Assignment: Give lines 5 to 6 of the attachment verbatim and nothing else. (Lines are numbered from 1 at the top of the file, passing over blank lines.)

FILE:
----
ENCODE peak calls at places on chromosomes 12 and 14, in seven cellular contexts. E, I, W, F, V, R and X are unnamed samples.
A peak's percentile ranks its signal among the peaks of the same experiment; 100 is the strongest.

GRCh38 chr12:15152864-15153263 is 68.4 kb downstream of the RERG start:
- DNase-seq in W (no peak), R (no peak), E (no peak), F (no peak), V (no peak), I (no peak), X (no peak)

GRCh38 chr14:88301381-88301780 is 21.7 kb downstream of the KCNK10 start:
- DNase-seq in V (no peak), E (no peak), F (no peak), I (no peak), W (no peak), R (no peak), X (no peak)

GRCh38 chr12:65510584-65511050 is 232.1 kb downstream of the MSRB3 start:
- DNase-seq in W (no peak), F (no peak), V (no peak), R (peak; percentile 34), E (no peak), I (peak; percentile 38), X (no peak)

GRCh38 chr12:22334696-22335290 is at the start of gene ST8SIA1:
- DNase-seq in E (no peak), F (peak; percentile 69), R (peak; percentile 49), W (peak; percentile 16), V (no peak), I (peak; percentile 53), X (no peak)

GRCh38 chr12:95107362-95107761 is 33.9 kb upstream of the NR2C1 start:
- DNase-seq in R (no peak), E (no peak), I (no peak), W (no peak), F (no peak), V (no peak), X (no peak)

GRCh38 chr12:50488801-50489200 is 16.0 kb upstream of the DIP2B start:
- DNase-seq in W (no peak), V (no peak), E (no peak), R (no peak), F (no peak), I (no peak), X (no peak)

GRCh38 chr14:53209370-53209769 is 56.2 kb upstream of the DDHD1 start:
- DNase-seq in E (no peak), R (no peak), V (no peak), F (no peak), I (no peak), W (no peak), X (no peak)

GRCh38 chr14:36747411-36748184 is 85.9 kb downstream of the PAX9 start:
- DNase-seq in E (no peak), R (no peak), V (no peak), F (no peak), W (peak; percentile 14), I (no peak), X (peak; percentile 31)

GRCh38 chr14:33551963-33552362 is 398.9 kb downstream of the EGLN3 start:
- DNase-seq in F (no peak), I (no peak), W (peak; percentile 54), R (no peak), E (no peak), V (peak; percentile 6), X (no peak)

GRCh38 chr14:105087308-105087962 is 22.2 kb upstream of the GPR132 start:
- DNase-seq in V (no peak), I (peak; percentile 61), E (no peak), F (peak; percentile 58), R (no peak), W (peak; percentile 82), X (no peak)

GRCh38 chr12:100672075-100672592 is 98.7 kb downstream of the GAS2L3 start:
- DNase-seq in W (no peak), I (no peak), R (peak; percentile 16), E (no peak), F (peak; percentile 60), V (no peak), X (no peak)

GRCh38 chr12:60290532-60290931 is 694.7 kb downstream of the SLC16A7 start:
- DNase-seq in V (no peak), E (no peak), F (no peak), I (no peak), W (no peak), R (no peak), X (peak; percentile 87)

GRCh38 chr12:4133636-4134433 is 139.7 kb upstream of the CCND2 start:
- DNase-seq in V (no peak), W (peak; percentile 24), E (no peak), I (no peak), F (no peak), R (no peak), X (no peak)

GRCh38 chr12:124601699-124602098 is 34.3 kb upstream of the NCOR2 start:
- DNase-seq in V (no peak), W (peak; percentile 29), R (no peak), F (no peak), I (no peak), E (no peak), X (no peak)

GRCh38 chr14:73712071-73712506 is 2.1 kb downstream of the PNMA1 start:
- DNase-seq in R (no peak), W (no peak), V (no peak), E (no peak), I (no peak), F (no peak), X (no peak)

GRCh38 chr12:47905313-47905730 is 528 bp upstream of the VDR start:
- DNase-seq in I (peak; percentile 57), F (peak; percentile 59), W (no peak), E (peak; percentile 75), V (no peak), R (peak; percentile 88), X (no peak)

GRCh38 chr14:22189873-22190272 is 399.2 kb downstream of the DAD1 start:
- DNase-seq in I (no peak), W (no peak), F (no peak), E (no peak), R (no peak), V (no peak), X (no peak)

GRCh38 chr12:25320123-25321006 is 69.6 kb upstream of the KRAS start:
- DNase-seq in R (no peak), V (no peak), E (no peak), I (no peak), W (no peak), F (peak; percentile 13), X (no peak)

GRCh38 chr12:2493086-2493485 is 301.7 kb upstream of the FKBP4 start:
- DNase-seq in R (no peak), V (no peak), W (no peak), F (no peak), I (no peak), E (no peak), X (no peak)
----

GRCh38 chr14:88301381-88301780 is 21.7 kb downstream of the KCNK10 start:
- DNase-seq in V (no peak), E (no peak), F (no peak), I (no peak), W (no peak), R (no peak), X (no peak)